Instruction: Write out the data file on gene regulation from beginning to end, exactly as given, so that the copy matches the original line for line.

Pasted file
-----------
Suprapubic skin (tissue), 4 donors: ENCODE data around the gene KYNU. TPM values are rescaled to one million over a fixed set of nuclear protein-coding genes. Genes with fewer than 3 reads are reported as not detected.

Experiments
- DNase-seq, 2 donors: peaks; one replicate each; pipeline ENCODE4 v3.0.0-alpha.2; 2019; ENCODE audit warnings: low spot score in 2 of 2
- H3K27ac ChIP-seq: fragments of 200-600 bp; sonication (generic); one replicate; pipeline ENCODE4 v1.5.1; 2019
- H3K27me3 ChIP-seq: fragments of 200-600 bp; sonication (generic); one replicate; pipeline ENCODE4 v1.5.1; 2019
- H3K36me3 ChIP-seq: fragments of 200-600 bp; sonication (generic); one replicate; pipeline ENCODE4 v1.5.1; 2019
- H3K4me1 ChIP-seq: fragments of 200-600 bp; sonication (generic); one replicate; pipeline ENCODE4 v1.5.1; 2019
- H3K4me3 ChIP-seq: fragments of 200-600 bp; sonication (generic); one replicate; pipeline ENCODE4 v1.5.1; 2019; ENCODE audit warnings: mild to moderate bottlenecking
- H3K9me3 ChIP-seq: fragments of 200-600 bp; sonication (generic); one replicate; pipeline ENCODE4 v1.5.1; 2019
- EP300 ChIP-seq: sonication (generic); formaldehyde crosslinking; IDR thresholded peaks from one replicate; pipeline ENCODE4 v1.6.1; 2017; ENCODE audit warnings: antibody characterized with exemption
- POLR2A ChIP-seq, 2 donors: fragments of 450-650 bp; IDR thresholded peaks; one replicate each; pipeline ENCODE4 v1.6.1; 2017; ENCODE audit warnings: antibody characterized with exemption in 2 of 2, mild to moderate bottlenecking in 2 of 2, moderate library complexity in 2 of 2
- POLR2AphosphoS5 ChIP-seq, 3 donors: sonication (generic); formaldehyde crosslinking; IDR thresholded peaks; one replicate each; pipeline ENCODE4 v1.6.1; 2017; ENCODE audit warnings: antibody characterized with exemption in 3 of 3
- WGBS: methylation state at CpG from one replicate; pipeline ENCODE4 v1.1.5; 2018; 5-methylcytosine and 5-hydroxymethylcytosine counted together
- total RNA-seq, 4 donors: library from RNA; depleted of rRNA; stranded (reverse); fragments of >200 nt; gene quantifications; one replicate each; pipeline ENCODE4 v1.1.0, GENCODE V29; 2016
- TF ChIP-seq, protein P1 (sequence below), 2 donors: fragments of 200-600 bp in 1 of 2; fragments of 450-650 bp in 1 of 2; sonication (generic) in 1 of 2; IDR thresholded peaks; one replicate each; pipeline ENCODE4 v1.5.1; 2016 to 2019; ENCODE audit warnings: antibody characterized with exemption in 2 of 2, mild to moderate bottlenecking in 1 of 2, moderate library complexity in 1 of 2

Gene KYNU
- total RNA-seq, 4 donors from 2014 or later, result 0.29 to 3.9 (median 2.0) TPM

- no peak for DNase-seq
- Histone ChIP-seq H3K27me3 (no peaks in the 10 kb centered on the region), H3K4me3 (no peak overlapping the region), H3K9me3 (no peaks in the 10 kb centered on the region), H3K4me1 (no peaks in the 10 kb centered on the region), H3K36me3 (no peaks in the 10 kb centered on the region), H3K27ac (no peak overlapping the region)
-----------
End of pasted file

Suprapubic skin (tissue), 4 donors: ENCODE data around the gene KYNU. TPM values are rescaled to one million over a fixed set of nuclear protein-coding genes. Genes with fewer than 3 reads are reported as not detected.

Experiments
- DNase-seq, 2 donors: peaks; one replicate each; pipeline ENCODE4 v3.0.0-alpha.2; 2019; ENCODE audit warnings: low spot score in 2 of 2
- H3K27ac ChIP-seq: fragments of 200-600 bp; sonication (generic); one replicate; pipeline ENCODE4 v1.5.1; 2019
- H3K27me3 ChIP-seq: fragments of 200-600 bp; sonication (generic); one replicate; pipeline ENCODE4 v1.5.1; 2019
- H3K36me3 ChIP-seq: fragments of 200-600 bp; sonication (generic); one replicate; pipeline ENCODE4 v1.5.1; 2019
- H3K4me1 ChIP-seq: fragments of 200-600 bp; sonication (generic); one replicate; pipeline ENCODE4 v1.5.1; 2019
- H3K4me3 ChIP-seq: fragments of 200-600 bp; sonication (generic); one replicate; pipeline ENCODE4 v1.5.1; 2019; ENCODE audit warnings: mild to moderate bottlenecking
- H3K9me3 ChIP-seq: fragments of 200-600 bp; sonication (generic); one replicate; pipeline ENCODE4 v1.5.1; 2019
- EP300 ChIP-seq: sonication (generic); formaldehyde crosslinking; IDR thresholded peaks from one replicate; pipeline ENCODE4 v1.6.1; 2017; ENCODE audit warnings: antibody characterized with exemption
- POLR2A ChIP-seq, 2 donors: fragments of 450-650 bp; IDR thresholded peaks; one replicate each; pipeline ENCODE4 v1.6.1; 2017; ENCODE audit warnings: antibody characterized with exemption in 2 of 2, mild to moderate bottlenecking in 2 of 2, moderate library complexity in 2 of 2
- POLR2AphosphoS5 ChIP-seq, 3 donors: sonication (generic); formaldehyde crosslinking; IDR thresholded peaks; one replicate each; pipeline ENCODE4 v1.6.1; 2017; ENCODE audit warnings: antibody characterized with exemption in 3 of 3
- WGBS: methylation state at CpG from one replicate; pipeline ENCODE4 v1.1.5; 2018; 5-methylcytosine and 5-hydroxymethylcytosine counted together
- total RNA-seq, 4 donors: library from RNA; depleted of rRNA; stranded (reverse); fragments of >200 nt; gene quantifications; one replicate each; pipeline ENCODE4 v1.1.0, GENCODE V29; 2016
- TF ChIP-seq, protein P1 (sequence below), 2 donors: fragments of 200-600 bp in 1 of 2; fragments of 450-650 bp in 1 of 2; sonication (generic) in 1 of 2; IDR thresholded peaks; one replicate each; pipeline ENCODE4 v1.5.1; 2016 to 2019; ENCODE audit warnings: antibody characterized with exemption in 2 of 2, mild to moderate bottlenecking in 1 of 2, moderate library complexity in 1 of 2

Gene KYNU
- total RNA-seq, 4 donors from 2014 or later, result 0.29 to 3.9 (median 2.0) TPM

- no peak for DNase-seq
- Histone ChIP-seq H3K27me3 (no peaks in the 10 kb centered on the region), H3K4me3 (no peak overlapping the region), H3K9me3 (no peaks in the 10 kb centered on the region), H3K4me1 (no peaks in the 10 kb centered on the region), H3K36me3 (no peaks in the 10 kb centered on the region), H3K27ac (no peak overlapping the region)